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Fasting for the Future

Every January 1st churches across the country begin each new year with a series of fasts. Some of these are designed for health reasons like the Daniel Fast to eat fruits and vegetables, Daniel 1:1-21. Meanwhile, others will participate in media fasts as a way to disconnect from the ways of this world by reconnecting with God, Colossians 3:1-9. Finally, the remaining fasts are geared toward the future by forgoing food for a set period of time as a form of preparation like Jesus in Matthew 4:1-11.

Yet they seek, inquire for, and require Me daily and delight [externally] to know My ways, as [if they were in reality] a nation that did righteousness and forsook not the ordinance of their God. They ask of Me righteous judgments, they delight to draw near to God [in visible ways]. Why have we fasted, they say, and You do not see it? Why have we afflicted ourselves, and You take no knowledge [of it]? Behold [O Israel], on the day of your fast [when you should be grieving for your sins], you find profit in your business, and [instead of stopping all work, as the law implies you and your workmen should do] you extort from your hired servants a full amount of labor, Isaiah 58:2-3.

Yet, one Old Testament prophet provides a disclaimer about fasting. One of the first warnings is the self- affliction that fasting may have on your body. The apostle Paul highlights this internal struggle in Galatians 5:16-17 as your sinful nature will clash with the Holy Spirit. Over the course of my life I’ve met several Christians who refuse to fast anymore as it makes them miserable. When people become extremely hunger, it’s not uncommon for these individuals to get easily angered and annoyed.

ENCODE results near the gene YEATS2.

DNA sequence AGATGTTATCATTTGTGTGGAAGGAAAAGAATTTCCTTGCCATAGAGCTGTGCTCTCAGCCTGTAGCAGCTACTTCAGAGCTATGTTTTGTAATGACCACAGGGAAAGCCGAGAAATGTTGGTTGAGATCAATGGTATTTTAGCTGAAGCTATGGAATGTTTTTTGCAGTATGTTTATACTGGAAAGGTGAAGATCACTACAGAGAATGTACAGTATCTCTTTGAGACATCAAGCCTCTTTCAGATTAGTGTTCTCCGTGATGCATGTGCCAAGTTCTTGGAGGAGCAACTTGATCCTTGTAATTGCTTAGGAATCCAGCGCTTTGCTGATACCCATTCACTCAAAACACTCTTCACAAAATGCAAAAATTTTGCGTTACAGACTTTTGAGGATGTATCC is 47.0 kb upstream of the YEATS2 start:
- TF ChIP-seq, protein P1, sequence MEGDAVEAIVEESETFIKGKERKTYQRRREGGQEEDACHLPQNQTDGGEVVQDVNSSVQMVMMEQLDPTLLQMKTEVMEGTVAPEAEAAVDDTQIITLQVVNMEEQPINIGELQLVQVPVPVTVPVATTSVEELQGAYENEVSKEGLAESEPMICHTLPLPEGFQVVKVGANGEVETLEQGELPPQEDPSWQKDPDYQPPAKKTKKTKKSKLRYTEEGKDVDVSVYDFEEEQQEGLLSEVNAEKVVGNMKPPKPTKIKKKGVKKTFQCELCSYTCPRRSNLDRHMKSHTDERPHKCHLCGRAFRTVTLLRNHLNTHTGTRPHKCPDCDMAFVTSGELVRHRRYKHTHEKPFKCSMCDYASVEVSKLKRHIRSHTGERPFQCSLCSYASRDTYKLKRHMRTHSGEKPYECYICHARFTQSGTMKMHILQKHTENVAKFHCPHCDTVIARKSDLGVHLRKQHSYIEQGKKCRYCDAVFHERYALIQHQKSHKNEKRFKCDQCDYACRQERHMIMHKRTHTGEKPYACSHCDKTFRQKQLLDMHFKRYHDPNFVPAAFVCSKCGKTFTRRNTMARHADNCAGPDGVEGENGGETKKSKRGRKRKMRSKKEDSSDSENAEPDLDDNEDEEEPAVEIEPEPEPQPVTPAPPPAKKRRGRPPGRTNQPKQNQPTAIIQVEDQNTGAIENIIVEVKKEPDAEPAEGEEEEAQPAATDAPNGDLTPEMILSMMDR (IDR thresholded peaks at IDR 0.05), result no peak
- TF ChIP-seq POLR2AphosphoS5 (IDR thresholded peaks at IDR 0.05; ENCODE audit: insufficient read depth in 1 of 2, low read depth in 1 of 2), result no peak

[The facts are that] you fast only for strife and debate and to smite with the fist of wickedness. Fasting as you do today will not cause your voice to be heard on high. Is such a fast as yours what I have chosen, a day for a man to humble himself with sorrow in his soul? [Is true fasting merely mechanical?] Is it only to bow down his head like a bulrush and to spread sackcloth and ashes under him [to indicate a condition of heart that he does not have]? Will you call this a fast and an acceptable day to the Lord? [Rather] is not this the fast that I have chosen: to loose the bonds of wickedness, to undo the bands of the yoke, to let the oppressed go free, and that you break every [enslaving] yoke? Is it not to divide your bread with the hungry and bring the homeless poor into your house—when you see the naked, that you cover him, and that you hide not yourself from [the needs of] your own flesh and blood? Then shall your light break forth like the morning, and your healing (your restoration and the power of a new life) shall spring forth speedily; your righteousness (your rightness, your justice, and your right relationship with God) shall go before you [conducting you to peace and prosperity], and the glory of the Lord shall be your rear guard, Isaiah 58:4-8.

If you still want to go through with a January fast despite this warning, make sure you set realistic goals. Even if your church isn’t doing one, there are plenty of calendars, outlines and schedules that you can follow. In addition, try to have some sort of prayer list to concentrate on each day or week so when the urge to break your fast comes, praying will distract you from your hunger pains. Finally, if you do decide to fast, keep in step with the Holy Spirit, Galatians 5:25 who tends to alter and add a new direction for your future.

by Jay Mankus

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